Barbara A. Edelman, Writer
New Paltz, New York
I considered using "I Write" on my banner, rather than "Writer." But "I write" always makes me think of the 1981 movie, Reds. (Reds is my favorite partial movie, in that I watch only the first part, which concludes with American radical journalists John Reed and Louise Bryant embracing on a snowy St. Petersburg street, as the triumphant masses sing La Internationale. It's stirring. The second part features Lenin and typhus and a sad ending. Who needs that?)
Diane Keaton & Warren Beatty as journalists Louise Bryant & John Reed in Reds.
Early in the film, we see John Reed covering the 1913 Paterson, New Jersey silk mill strike in preparation for a planned Broadway fundraising pageant. (what fun!) He's confronted by a hired goon who's sporting either brass knuckles or a blackjack, and the goon asked him what he's doing there. Reed replies, "I write." The goon says, "No, boy. You wrong." Then he bashes John Reed in the face with the weapon. I like the goon's wordplay.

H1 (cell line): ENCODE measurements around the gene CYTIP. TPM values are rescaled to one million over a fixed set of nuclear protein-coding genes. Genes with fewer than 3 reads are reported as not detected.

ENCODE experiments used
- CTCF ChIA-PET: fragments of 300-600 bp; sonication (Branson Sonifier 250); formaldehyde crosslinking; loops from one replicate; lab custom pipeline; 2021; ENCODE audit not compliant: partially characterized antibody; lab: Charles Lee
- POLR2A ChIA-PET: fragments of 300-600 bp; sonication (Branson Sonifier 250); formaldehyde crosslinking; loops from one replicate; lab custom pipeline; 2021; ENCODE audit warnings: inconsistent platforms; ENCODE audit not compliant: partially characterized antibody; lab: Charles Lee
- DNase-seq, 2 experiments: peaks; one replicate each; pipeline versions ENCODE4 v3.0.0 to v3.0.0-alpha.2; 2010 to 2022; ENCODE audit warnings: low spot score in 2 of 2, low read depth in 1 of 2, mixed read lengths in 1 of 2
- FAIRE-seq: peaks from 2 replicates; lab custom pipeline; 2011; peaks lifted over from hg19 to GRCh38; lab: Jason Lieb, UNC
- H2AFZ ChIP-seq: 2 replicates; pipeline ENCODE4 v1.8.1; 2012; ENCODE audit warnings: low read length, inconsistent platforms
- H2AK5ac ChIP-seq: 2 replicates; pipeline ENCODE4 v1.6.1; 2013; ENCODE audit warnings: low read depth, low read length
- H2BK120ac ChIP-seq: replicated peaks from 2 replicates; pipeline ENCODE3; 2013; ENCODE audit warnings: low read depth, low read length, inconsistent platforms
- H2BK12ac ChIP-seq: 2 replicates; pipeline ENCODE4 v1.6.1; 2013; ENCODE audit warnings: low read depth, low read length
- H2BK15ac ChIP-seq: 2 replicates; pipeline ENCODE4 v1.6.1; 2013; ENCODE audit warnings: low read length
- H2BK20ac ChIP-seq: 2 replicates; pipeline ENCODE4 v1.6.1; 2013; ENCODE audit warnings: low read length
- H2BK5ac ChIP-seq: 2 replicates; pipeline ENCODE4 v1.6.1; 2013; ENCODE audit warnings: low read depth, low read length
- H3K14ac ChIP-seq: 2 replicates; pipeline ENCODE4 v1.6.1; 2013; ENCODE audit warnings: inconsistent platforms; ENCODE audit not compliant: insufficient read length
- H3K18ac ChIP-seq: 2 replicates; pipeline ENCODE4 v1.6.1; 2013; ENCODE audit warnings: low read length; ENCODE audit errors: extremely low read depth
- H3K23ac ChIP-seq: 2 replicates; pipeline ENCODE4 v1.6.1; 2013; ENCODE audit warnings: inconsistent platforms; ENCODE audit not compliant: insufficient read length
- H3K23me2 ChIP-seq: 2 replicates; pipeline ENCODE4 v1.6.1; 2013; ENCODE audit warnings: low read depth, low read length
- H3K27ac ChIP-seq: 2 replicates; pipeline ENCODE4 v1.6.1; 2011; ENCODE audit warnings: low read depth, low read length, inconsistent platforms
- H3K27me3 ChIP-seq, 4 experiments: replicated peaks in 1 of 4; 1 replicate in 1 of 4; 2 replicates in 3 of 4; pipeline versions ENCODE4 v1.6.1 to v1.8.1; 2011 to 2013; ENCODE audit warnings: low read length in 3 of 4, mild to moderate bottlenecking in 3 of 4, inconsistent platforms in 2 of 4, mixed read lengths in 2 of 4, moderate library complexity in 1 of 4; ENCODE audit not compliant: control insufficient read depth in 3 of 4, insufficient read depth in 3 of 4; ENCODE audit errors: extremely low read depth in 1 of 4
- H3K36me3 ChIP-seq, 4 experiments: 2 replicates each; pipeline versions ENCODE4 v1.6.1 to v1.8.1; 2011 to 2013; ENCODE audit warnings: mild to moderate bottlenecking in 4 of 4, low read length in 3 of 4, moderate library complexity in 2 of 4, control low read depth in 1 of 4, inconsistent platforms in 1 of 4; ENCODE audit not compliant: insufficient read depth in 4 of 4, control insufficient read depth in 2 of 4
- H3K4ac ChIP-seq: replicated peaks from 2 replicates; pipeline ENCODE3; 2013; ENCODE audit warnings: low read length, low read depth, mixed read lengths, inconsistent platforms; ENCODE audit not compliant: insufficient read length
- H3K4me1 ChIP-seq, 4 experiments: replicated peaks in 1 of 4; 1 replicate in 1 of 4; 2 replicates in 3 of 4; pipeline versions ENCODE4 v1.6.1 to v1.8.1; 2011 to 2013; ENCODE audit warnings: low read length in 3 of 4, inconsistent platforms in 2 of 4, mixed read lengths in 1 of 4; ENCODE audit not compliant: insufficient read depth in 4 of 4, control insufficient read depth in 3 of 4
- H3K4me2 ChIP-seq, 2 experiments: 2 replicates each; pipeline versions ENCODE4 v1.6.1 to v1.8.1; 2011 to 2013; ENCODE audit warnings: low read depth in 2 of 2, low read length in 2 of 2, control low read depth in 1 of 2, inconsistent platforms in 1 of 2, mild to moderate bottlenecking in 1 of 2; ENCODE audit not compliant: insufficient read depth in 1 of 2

So now, when I see the popular "I Write" on writers' websites, I think, "no, you wrong" and imagine bashing someone in the face. And that's the story of my page header. Did you like it? I have another story. It's about my parents, my siblings, and me. (Mostly about me; "write what you know," after all.)
Here's a photo of my parents in 1956, shortly after they became engaged. It was taken at the ancestral family seat in Tottenville, Staten Island, New York.
My Jewish mother, her parents, and assorted aunts and cousins left Krakow, Poland on September 3, 1939, two days after Nazi Germany invaded. They traveled through Europe, Asia, and Africa. By chance, their refugee travels almost exactly matched the path of Luftwaffe bombing, so within days of arrival of she and her familiy, she'd be in an air raid shelter. She and her parents ended up on New York City's upper west side a couple of months before Pearl Harbor, and she always felt responsible for the destruction of the U.S. naval force.
As an adult, my father looked and sounded like a Presbyterian from a Kansas or Nebraska prairie town who had been transported via black hole technology to the Tottenville home of my Russian Jewish immigrant grandparents. Assuming my black hole theory is incorrect, my father's first language was Yiddish. He didn't speak English until he started public school at New York City's PS 1, and somehow the English he acquired had the flat, nasal quality of the prairies. He liked fishing and camping.
I'm writing a memoir about growing up with parents who didn't fit in the environment they chose to raise their children in. My working title is We're Not From Here. Want to read draft Chapter 1? Or maybe it's the introduction. I don't know yet. Here it is.